Toward the end of the Second World War, American and German troops faced one another from opposite sides of the River Arno in the center of the Italian city of Pisa. After a month-long battle, the bridge that connected the two banks, the Ponte di Mezzo (Central Bridge), was left destroyed, as were most of the buildings on either side. Yet remarkably, amidst all the rubble, there remained standing a white marble statue of a man. Barely scratched, apart from the loss of the ends of some fingers, it had been the centerpiece of the Piazza XX Settembre (20th September Square), an elegant square at the southern end of the bridge.

The sculpture, which is now on display in the in the Piazza dei Miracoli near the Leaning Tower of Pisa, depicts a thirteenth-century Pisan mathematician named Leonardo, better known today by the modern nickname of Fibonacci. Who was this Leonardo, and why did the citizens of Pisa see fit to grace one of their most prominent piazzas with his likeness? (Actually, almost certainly not his likeness, but the artistic creation of the nineteenth-century sculptor who crafted it.)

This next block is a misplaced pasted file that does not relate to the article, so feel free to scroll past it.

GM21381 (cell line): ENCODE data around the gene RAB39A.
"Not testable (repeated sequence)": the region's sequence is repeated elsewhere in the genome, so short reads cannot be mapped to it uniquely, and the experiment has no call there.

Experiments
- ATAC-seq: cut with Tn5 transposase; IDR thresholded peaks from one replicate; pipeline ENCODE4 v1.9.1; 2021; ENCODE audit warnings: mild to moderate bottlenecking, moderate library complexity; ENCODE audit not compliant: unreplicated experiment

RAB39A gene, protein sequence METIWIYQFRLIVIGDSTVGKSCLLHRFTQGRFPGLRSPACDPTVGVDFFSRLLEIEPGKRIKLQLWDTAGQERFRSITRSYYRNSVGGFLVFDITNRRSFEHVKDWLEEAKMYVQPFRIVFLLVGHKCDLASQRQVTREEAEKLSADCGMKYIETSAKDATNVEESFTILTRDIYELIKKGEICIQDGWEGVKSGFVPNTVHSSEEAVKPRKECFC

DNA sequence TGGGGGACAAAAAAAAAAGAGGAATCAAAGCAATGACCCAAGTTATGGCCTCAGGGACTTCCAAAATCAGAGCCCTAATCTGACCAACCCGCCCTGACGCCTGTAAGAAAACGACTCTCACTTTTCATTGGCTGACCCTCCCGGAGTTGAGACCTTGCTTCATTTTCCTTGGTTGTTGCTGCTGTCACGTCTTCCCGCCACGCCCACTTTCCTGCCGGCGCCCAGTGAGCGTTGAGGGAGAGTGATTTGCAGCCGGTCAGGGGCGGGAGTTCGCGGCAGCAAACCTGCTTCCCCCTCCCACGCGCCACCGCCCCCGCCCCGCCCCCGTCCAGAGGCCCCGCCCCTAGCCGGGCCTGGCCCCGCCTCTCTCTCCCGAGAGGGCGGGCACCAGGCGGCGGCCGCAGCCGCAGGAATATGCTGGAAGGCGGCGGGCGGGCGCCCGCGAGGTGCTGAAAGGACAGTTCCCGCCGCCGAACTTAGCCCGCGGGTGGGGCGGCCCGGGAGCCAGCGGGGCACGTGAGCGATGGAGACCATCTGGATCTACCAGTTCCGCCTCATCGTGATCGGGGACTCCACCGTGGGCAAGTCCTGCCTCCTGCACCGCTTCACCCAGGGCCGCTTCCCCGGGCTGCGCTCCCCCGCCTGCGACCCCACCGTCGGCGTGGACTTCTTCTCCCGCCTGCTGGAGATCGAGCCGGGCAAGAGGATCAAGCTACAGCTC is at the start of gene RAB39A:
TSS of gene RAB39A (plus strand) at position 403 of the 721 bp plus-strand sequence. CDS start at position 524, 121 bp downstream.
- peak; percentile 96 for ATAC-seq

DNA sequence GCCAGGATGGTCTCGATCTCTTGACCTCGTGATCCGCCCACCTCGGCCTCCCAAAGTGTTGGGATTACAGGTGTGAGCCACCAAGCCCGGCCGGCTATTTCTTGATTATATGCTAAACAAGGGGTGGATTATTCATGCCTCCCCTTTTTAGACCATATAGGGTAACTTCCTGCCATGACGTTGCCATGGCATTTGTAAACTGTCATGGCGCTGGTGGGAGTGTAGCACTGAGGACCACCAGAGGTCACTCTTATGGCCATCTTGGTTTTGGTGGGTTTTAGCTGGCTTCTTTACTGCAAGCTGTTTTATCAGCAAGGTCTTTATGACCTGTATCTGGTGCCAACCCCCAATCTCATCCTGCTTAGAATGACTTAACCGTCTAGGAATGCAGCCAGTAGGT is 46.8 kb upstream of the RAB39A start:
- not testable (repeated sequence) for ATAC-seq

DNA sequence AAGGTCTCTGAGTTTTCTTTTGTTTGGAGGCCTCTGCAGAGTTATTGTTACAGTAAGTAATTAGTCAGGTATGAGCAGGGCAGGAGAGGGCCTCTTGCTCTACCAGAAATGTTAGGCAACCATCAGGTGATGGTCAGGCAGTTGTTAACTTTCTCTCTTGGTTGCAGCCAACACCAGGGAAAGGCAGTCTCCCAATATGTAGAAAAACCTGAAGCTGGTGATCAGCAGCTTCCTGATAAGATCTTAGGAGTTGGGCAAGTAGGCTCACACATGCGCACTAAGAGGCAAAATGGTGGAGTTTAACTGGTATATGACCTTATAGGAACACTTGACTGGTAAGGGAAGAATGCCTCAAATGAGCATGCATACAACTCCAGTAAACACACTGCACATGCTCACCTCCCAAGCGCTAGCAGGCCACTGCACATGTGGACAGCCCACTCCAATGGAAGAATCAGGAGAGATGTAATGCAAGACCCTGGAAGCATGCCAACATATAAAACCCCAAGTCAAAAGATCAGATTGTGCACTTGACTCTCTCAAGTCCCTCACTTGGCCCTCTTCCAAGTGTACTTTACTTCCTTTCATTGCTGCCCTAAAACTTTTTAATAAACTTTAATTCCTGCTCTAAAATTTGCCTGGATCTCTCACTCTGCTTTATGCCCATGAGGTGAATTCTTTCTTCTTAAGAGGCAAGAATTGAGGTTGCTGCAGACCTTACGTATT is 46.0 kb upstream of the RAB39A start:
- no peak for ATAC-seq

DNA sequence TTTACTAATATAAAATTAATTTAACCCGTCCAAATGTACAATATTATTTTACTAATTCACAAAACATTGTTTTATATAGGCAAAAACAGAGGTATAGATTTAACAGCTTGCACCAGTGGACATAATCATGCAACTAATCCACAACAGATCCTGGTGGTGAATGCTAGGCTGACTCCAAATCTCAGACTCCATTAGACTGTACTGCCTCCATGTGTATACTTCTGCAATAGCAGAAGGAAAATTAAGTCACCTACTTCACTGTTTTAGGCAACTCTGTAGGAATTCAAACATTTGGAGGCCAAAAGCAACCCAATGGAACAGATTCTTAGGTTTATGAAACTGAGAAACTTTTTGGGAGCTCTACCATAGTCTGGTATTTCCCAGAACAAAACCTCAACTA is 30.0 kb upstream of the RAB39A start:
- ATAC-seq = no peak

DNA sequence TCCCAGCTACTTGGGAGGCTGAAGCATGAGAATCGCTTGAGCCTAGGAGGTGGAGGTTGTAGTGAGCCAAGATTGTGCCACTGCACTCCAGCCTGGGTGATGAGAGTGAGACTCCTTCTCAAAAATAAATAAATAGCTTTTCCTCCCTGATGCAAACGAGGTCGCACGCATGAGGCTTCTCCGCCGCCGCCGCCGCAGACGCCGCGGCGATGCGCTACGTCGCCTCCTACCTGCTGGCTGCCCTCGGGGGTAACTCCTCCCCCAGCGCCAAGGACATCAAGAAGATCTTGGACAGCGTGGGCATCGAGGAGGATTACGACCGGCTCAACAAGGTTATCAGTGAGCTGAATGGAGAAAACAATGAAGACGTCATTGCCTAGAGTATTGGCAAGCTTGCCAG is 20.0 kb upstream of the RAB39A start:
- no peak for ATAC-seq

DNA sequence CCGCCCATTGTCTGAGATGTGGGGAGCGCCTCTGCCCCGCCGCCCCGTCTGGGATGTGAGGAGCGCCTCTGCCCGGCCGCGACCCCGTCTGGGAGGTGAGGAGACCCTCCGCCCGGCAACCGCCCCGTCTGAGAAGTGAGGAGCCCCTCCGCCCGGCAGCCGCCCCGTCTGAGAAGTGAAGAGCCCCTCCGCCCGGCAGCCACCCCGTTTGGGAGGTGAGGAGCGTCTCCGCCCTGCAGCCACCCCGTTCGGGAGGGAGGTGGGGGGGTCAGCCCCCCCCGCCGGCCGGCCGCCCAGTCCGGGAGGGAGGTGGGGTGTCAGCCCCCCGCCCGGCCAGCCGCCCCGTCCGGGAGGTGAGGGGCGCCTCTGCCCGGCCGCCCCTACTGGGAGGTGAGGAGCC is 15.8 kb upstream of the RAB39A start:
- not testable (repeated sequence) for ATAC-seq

While Leonardo is most commonly associated with a simple numerical sequence (the Fibonacci numbers), it was his more relevant and deserving stature as the world’s most prominent mathematician during the thirteenth century that earned him the honor of memorialization in stone. He was the author of a number of highly influential mathematics texts, in particular Liber Abbaci (The Book of Calculation), the first arithmetic textbook in Europe.